Lawmakers to Debate Future of Public Lands


Pros and cons of land transfer from federal to state government to be discussed

By the Beacon Staff

A public lands-access organization will host a debate between two local lawmakers on the future of public lands, including the transfer of federal lands to the state.

Montanans for Multiple Use organized the Dec. 11 debate between state Sen. Jennifer Fielder, R-Thompson Falls, and Rep. Ed Lieser, D-Whitefish, in order to illuminate both sides of an issue that has been in the national and state spotlight, according to Clarence Taber of MFMU.

The debate will be held at Flathead Valley Community College’s Arts and Technology building, with doors opening at 6:30 p.m. and the action starting at 7 p.m.

Both legislators will have two hours to debate the subject, and following that, will answer questions from the public, Taber said. There will be a qualified debate coach there to moderate the discussion.

The recent election brought the issue of public land management to the fore, with an added political edge. One side of the debate is calling for the federal government to transfer federal lands to the states or even to private ownership, with an emphasis on the wood products industry needing more access to timber on federal lands.

The Montana Republican Party drew up a resolution this year calling for the timely and orderly transfer from federal to state, and the elimination of any sale of transferred lands without consent from Montana citizens.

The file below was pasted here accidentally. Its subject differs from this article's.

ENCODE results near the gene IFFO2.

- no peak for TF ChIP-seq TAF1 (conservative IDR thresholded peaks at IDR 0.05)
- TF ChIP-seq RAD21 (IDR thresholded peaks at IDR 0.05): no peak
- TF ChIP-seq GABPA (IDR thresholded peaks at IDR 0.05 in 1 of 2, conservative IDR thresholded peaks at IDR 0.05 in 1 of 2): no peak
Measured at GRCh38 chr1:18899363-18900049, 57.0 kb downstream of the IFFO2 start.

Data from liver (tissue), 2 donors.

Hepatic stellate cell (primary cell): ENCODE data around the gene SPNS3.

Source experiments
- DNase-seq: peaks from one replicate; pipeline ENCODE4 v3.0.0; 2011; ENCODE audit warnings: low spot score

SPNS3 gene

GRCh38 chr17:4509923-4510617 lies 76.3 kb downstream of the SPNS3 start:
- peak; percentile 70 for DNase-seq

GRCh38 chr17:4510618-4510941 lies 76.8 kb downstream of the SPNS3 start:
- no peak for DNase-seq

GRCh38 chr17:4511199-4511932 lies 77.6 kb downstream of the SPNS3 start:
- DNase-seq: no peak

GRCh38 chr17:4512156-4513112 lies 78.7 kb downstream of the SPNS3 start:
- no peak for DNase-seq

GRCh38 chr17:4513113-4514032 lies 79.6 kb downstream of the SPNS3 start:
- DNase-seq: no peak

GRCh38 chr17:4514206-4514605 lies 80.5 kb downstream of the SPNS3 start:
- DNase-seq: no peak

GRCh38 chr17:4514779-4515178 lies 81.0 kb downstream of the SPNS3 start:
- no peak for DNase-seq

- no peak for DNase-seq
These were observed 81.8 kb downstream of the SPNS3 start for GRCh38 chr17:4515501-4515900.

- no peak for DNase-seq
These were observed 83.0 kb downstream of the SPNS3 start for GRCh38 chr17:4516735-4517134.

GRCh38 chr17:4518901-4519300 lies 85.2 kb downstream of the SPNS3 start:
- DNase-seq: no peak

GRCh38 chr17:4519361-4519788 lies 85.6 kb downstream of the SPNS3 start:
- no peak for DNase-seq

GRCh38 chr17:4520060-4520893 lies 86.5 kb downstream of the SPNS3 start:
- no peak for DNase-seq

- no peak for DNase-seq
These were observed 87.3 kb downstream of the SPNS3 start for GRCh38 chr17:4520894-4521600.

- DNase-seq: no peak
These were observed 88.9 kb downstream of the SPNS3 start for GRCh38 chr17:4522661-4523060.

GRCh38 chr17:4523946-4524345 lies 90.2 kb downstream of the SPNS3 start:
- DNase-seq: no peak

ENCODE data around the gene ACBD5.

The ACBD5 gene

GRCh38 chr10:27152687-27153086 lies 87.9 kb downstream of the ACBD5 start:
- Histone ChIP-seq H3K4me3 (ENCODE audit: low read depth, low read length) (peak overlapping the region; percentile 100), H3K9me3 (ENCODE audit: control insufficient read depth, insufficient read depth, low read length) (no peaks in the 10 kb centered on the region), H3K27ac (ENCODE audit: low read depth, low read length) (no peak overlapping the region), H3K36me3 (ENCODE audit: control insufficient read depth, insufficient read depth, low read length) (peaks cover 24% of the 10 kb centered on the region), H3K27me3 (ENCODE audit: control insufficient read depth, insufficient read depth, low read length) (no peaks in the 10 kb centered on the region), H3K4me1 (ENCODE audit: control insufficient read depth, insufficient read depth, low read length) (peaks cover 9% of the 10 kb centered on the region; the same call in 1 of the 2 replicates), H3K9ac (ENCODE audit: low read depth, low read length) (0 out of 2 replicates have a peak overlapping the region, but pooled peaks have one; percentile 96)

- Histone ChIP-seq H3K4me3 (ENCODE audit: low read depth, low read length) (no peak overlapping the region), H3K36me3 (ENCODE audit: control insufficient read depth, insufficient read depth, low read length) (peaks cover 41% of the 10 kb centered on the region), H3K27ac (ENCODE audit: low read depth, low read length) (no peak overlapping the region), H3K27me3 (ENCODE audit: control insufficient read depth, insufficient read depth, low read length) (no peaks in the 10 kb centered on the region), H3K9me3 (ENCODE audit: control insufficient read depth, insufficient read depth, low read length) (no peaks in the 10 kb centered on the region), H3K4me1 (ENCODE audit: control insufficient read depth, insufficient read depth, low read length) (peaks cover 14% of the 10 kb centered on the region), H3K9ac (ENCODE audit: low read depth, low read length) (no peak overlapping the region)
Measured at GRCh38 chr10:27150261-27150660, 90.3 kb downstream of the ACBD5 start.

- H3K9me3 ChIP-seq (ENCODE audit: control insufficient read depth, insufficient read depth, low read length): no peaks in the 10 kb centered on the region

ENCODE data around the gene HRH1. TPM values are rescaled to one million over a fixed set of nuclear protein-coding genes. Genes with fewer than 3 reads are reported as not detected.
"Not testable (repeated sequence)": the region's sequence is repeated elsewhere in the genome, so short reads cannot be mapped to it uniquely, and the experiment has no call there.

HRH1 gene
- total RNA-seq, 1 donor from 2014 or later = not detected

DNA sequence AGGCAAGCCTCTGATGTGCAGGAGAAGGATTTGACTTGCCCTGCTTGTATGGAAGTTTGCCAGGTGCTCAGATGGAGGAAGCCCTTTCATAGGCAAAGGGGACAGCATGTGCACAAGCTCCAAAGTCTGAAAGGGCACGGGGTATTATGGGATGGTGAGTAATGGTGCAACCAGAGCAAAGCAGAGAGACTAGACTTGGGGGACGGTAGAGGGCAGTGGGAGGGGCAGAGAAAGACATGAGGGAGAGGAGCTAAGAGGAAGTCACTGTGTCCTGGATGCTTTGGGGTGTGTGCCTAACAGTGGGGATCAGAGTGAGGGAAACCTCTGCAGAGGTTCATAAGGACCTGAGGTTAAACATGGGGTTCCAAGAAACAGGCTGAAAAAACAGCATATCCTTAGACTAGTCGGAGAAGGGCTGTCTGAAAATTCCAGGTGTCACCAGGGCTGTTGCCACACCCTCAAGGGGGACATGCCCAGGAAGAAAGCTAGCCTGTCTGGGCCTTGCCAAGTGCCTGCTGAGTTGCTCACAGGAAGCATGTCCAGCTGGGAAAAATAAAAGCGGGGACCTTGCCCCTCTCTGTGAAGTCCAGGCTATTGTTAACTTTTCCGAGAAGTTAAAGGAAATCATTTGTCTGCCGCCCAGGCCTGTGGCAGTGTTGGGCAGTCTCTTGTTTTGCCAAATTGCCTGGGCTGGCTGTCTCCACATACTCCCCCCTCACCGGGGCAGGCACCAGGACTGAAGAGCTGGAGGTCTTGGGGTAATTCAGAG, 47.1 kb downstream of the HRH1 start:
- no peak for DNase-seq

Fielder is one of the main supporters of this resolution, while Lieser believes the lands should stay under federal management; management of these lands could improve, Lieser said, but a transfer is not a reasonable solution.

Questions will touch on whether such a transfer is legal to what potential benefits or shortfalls may be.

Taber said the debate will allow both lawmakers to illuminate their stances on the issue, and hopefully bring some clarity to the audience about what is truly being discussed when

“This will allow people to really hear from both sides of it,” he said. “It gets it out to where we’re really talking about it. Instead of being polarized, hopefully we can at least understand where both sides are coming from.”

There is no admission to the debate, and Taber said the goal is to foster a discussion on this subject, not devolve into a shouting match. It’s an emotional issue, he said, but it can be discussed civilly.

“We do ask that there’s no harassment of participants or badgering,” Taber said.

For more information on Montanans for Multiple Use, visit

This article can be found in the Flathead Beacon.

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